Out of Arad

Sadly, this seems to have become the starting point of so many of my travels: free wifi, plugs to charge the phone and cheap coffee at MC Donald’s.
Even more sadly, when jumping out of my friends car at a cross section in the centre of Arad, I dropped my phone on the ground, which created yet another beautiful crack on the surface. That made me feel so numb inside that my only reaction was laughter. What a start to my trip.

It’s me, a bag of stuff and Ahmed, my wooden travel buddy from Dubai. He’s been accompanying me ever since I bought him on my first trip to the Emirates in 2011. And now he’s with me exploring Romania.



While walking to the train station I conveniently bumped into a sort of colleague, who kindly advised the right direction and tram for me. And I somehow managed.
The tram must have been a previous citizen of some Austrian or German city, since the stop button thing still said “Haltewunsch” on them.
There I was, sitting alone, not really being sure I was going to the right place. Observing the changing surroundings through a scratched window. Letting my eyes take in all expressions, the houses with big windows and faded paint. Houses in all different colours. People of all ages and sizes passing, colourfully dressed, older ladies with their flower aprons. The movement of the tram that made everything that’s attached to my skeleton wiggle. Luckily the unattractive ride didn’t take more than 25 minutes. I arrived. The Billa was my sign.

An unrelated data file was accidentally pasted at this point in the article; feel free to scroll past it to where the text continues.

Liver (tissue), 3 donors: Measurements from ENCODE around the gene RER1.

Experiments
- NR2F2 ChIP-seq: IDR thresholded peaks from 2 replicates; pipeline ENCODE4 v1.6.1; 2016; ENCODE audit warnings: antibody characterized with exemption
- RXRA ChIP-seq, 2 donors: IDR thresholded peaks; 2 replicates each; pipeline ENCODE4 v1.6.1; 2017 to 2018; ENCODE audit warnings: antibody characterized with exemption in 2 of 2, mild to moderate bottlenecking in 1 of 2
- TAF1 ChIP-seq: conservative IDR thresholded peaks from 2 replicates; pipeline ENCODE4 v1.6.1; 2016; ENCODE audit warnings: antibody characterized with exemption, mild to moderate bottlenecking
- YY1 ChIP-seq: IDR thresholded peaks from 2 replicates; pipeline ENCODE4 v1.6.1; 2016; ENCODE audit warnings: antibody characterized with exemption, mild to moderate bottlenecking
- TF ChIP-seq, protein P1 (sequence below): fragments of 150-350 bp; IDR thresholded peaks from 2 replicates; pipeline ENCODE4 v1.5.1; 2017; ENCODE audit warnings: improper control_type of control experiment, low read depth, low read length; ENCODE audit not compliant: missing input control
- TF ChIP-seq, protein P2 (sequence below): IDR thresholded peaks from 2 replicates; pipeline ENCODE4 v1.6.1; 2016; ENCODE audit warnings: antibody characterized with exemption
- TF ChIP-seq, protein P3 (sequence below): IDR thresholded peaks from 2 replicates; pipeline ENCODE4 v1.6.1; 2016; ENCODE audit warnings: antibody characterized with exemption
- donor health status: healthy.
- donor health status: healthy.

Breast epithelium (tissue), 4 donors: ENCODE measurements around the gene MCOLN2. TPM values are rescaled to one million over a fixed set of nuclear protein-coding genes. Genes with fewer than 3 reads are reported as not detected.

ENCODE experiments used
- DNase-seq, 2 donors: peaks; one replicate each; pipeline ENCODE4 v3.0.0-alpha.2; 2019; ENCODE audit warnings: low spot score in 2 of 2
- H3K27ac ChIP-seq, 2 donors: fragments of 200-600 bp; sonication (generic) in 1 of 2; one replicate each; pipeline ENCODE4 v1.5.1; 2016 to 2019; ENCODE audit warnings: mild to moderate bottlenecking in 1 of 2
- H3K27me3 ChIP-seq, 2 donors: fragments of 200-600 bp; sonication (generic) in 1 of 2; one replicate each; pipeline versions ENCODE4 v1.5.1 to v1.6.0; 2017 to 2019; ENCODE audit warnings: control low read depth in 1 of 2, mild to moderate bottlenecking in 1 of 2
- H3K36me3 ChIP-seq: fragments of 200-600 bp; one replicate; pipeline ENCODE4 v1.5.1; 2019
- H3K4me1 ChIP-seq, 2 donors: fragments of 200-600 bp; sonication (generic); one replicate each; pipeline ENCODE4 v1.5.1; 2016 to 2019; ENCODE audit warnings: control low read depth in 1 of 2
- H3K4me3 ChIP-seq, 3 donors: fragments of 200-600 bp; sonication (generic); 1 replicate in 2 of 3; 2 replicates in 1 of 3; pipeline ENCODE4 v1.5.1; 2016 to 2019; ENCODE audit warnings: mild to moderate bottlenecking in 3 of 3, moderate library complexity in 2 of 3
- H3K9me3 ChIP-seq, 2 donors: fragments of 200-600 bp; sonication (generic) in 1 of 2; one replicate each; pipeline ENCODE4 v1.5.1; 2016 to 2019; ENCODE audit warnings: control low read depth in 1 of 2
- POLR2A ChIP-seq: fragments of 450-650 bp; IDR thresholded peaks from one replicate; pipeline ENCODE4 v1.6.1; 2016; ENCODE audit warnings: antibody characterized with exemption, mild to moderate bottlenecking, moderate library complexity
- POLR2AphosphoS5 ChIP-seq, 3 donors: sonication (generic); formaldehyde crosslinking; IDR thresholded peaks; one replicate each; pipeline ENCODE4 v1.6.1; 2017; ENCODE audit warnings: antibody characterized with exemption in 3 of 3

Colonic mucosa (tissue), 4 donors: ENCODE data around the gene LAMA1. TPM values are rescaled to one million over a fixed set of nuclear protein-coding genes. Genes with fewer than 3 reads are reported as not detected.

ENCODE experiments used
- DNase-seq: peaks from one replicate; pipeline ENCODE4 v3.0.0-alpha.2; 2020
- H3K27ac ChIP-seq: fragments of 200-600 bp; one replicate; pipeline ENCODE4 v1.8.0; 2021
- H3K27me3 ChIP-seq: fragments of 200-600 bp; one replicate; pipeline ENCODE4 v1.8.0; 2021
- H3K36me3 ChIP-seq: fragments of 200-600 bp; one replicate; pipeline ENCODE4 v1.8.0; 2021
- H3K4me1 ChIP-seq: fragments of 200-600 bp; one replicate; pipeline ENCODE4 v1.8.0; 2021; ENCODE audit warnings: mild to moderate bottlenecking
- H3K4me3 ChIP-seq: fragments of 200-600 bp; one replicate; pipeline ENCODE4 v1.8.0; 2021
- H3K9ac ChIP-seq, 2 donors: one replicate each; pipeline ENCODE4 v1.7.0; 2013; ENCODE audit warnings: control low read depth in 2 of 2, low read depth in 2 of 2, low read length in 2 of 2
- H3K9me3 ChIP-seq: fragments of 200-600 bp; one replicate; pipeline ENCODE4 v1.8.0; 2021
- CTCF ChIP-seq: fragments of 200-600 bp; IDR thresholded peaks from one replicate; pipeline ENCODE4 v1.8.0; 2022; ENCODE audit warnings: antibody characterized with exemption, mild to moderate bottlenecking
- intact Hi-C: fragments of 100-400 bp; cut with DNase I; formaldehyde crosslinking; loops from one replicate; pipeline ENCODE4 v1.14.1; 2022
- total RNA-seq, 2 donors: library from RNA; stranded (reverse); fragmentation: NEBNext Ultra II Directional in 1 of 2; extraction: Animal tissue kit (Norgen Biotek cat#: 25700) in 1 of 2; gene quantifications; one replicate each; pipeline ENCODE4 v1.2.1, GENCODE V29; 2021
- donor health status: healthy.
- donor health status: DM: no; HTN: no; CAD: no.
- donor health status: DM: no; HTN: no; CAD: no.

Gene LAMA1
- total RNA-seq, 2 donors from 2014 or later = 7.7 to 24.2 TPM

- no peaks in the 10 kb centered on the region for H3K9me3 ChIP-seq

I’m lucky to be blonde and innocent looking. I searched around the whole station of Aradul Nou, and no plug to be found…. Except, in the station guards room. The plug was right by the door, so I just rudely went in and plugged the charger in. Probably thanks to pathetically bad Romanian spoken in a sweet voice and a cute smile he let me stay. Even tried to get into conversation. Showed me his work station with lights and train track control panel thingies. Spoke about Mika Häkkinen. Nice man.
And this is what I love about traveling, all these lovely, helpful people you meet.





But you also meet interesting, weird people. Like the lady sitting in front of me on the train, holding a calculator and every once in a while typing in numbers.



At about 1pm I just wanted to fall asleep. I went for a little walk on the corridors just to get alert again, and when I returned, the lights had been switched off, a bottle of alcohol was lying proudly on one of the seats and I was left alone with three smelly men that attempted to make conversation with me.

I stood on the corridor for the last 30 minutes, enjoyed passive smoking and witnessed corruption in action, hopped off the train in Alba Iulia and got amazed again by Romanian generosity when arriving at my friends place.
But more of that later.
I have some sightseeing to do.



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